Sunday, October 28, 2007

Something from Chesterton

The Donkey

When fishes flew and forests walk'd
And figs grew upon thorn,
Some moment when the world was blood
Then surely I was born;

With monstrous head and sickening cry
And ears like errant wings,
The devil's walking parody
On all four footed things.

The tatter'd outlaw of the earth,
Of ancient crooked will;
Starve, scourge, deride me: I am dumb,
I keep my secret still.

Fools! For I also had my hour;
One far fierce hour and sweet:
There was a shout about my ears,
And palms before my feet.

-G.K. Chesterton-

Saturday, October 20, 2007

Greyweather Banquet

Props to those in attendance and more so to those involved in the preperation at Greyweather. I remain unconvinced as to the source of the occasion; if the weather did in fact reach its pinnacle of perfection in late October, we would've eaten outside. But fortunately, we did not, and a wonderful evening was had by all, unless someone was faking it.


Saturday, October 13, 2007

Tyranny and Laughter

It's been out for a few months, but I saw a copy of Al Gore's book "The Assault on Reason" in Hastings today and thought: "When are we nearer the advent of a new tyranny: when reason is 'Under Assault' or when nobody in high places seems to have a sense of humor anymore?" Curiously, the history of tyranny has offered us only one man from its catalogue of corrupt despots averred to have possessed the capacity for laughter-the Emporer Domitian, whom the Roman chronicler mentions as often reaching the heights of hysteria while pulling the wings off of flies. Hmm.

Friday, October 5, 2007


The burden of fog settled low,
And under the burden unmoved
Were the living that lately had roved
And roamed when the weighting was light.

The thickening of the snow
And frost's fecundity groved
Where the bee had mid blossoming moved
And the thrush ends the arc of his flight.

-Thomas Banks-

Thursday, October 4, 2007

Lines from Horace: Ode 8

"Lydia, dic per omnis. . ."

By all the gods, O Lydia,
Tell us why you make haste
That our Sybaris for his love
Should thus be left to waste?

Why hates he now the brightening plain,
Who never before did yield
To the chafing of the burning sun,
Or the heat of the battlefield?

As venom he shuns the wrestler's oil,
And fears the Tigris' tide;
No more he bridles the Gallic steed
Among his peers to ride.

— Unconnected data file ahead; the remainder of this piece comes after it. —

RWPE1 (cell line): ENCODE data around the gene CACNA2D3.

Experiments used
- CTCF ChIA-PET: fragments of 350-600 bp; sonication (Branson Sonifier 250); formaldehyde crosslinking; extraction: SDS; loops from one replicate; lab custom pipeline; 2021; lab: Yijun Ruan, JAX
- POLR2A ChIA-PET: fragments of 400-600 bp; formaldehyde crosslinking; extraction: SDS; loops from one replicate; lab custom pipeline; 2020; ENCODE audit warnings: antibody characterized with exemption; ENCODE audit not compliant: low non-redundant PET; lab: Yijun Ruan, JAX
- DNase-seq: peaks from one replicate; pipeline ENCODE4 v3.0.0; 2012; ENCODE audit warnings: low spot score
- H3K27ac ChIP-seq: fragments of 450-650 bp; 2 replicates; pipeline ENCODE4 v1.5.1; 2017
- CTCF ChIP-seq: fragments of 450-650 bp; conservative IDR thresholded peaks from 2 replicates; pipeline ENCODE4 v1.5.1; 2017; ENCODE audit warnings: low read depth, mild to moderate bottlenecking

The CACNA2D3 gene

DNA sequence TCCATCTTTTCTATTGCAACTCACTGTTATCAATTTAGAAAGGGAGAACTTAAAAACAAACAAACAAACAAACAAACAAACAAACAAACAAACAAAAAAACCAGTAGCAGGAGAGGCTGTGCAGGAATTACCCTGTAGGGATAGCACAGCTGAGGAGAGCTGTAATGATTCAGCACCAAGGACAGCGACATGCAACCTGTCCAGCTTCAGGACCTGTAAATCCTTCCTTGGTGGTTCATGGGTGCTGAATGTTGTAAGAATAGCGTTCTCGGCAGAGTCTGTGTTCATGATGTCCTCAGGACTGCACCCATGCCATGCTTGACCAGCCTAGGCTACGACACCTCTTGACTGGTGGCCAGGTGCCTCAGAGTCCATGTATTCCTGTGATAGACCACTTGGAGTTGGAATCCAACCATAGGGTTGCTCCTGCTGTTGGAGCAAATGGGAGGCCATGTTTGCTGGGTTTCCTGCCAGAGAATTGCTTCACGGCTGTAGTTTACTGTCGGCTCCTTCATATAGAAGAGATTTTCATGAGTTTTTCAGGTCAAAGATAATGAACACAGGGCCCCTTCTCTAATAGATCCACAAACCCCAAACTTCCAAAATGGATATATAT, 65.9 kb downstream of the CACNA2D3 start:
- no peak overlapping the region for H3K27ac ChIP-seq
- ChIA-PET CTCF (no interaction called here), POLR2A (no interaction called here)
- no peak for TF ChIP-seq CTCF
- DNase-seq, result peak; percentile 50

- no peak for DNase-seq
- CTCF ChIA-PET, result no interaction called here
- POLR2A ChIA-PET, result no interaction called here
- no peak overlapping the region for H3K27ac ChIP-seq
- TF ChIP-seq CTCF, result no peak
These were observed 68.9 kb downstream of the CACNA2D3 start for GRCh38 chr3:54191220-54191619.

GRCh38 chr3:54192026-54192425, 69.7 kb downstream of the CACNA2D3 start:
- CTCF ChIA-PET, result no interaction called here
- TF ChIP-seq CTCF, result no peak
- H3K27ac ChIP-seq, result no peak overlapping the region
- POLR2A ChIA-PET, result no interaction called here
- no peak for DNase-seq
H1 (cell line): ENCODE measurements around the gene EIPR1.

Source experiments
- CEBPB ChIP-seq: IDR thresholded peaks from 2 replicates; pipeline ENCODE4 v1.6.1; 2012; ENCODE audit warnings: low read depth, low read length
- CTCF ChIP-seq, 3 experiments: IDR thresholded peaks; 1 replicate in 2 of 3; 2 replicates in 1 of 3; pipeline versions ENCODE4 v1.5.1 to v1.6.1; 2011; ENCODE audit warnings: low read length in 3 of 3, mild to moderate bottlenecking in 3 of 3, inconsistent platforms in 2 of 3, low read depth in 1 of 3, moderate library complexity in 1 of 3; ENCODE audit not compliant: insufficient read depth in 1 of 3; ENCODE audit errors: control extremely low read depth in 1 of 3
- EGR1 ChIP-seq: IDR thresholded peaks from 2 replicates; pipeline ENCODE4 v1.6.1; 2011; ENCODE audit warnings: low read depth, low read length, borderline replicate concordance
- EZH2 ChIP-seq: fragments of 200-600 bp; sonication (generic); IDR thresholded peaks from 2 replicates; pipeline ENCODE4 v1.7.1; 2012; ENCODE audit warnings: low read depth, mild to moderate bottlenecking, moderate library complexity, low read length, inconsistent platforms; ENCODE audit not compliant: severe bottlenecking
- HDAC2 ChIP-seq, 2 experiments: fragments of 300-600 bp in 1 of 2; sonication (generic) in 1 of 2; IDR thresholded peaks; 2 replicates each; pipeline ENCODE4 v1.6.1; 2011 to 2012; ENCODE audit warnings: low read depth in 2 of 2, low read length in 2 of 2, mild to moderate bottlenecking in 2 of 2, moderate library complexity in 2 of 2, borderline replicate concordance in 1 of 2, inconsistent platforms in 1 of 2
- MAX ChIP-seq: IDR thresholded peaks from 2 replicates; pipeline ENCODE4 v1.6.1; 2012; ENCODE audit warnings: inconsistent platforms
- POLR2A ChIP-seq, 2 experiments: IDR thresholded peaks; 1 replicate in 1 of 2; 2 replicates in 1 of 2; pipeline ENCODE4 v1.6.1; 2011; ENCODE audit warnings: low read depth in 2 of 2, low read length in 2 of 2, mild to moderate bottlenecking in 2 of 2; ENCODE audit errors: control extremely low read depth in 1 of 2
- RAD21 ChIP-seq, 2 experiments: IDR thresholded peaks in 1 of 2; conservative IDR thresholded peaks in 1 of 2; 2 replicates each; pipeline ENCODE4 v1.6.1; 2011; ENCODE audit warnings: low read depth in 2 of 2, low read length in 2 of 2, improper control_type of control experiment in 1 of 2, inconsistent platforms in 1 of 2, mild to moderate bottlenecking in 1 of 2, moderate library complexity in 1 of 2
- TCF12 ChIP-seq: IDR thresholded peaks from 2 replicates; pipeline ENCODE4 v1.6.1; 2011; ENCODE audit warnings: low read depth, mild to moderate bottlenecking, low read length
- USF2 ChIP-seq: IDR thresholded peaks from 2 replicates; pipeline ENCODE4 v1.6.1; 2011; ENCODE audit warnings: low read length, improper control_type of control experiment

No longer from the deeds of arms
Are his limbs with bruises dark,
That once with the cast of the javelin
Achieved the noblest mark.

He hides as sea-born Thetis' son,
When woman-like he turned
From slaughter of the Trojan bands,
In the days before Troy burned.

-Translation by Thomas Banks-
In the past few years I've often found myself among friends turning over the question of what exactly is the relationship of art and morals. Do we impose upon them a direct correspondence, such that the quality of a painting, book or sculpture is to be plotted according to the spiritual purity or impurity of its creator? Conversely, do we impose a complete dissociation between these categories, to the end that art is art, and goodness goodness, and never the twain shall meet? Neither option really satisfies me; I certainly feel pious trumpeting the first, but must countenance the absurd naivety of so doing; as for the second, I am not comfortable supposing that even the most accomplished of the Muses' chosen technicians, devoid of all of conscience's better angels could ever produce any work that contains no hint of the repulsive. Thus the nature of the impass, with examples on both sides pointing to this joint conclusion. It is difficult to condemn the works of E.M. Forster, about as noble a figure as Secularism can afford, for being "ugly," in either a moral or aesthetic sense. There is a definite desperation about them, the grasping of the hand of the lost for The Other in the dark, but never in any gross, survivalistic way. As often as not, the blind lapses of his characters lead them across roads indistiguishable from the Path of the Righteous, and whether or not Forster shared his characters' dimmed vision, it is impolitic to tax him over the question of ethics. And yet the man was no Christian; do we then dismiss his ouevre in its entirety?

On the other hand, after we have presided over the divorce of art and morality, the evidences of the outcome lean no more in our favor than previously; has there ever been a great writer, or even a writer who approached greatness who had no interest in the nature of good and evil? If this new philosophy of ours were impressed upon the works of which we are the critics, would we so willingly nod approval as we keep telling ourselves? Honestly, I'm not at all sure the question can ever be fully satisfied. The odd bisection implied by the creed "Ars Gratia Artis" has never really ingrained itself in any poem or novel so thoroughly that questions of morality have ceased to arise, and having arisen to find a reply. Artists ask it often without thinking, or ask it while pretending not to. Even Oscar Wilde, the walking figure of the man who pretended uninterest in questions of goodness or wickedness gave us "Dorian Gray," which is nothing if not inquisitive of the inseperable nature of art and the soul.

I think, after all of this, that something of a valid middle ground is left for us; we measure the stature of art in relation to moral rectitude insofar as the ethical and metaphysical frame in which a work of art exists alters its appearance for better or worse; when the grotesqueries of a twisted philosophy warp the surface of that philosophy's artistic exposition, then the moralist and the critic in us can, and ought to speak with a united voice of reproof. At other times, each works his chosen office with respect to the limits of his voice's relevance; the one is judge of Beauty, the other of Goodness, distinct from each other, though never quite detatched.